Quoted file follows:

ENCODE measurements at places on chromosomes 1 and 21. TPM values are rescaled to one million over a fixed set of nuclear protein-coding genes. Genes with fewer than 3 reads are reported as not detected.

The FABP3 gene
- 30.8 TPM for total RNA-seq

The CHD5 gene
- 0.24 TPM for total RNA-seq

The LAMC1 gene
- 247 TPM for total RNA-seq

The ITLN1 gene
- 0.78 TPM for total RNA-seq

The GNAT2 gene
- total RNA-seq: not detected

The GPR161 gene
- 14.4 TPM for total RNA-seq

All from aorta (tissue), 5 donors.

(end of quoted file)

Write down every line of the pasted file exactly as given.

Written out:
ENCODE measurements at places on chromosomes 1 and 21. TPM values are rescaled to one million over a fixed set of nuclear protein-coding genes. Genes with fewer than 3 reads are reported as not detected.

The FABP3 gene
- 30.8 TPM for total RNA-seq

The CHD5 gene
- 0.24 TPM for total RNA-seq

The LAMC1 gene
- 247 TPM for total RNA-seq

The ITLN1 gene
- 0.78 TPM for total RNA-seq

The GNAT2 gene
- total RNA-seq: not detected

The GPR161 gene
- 14.4 TPM for total RNA-seq

All from aorta (tissue), 5 donors.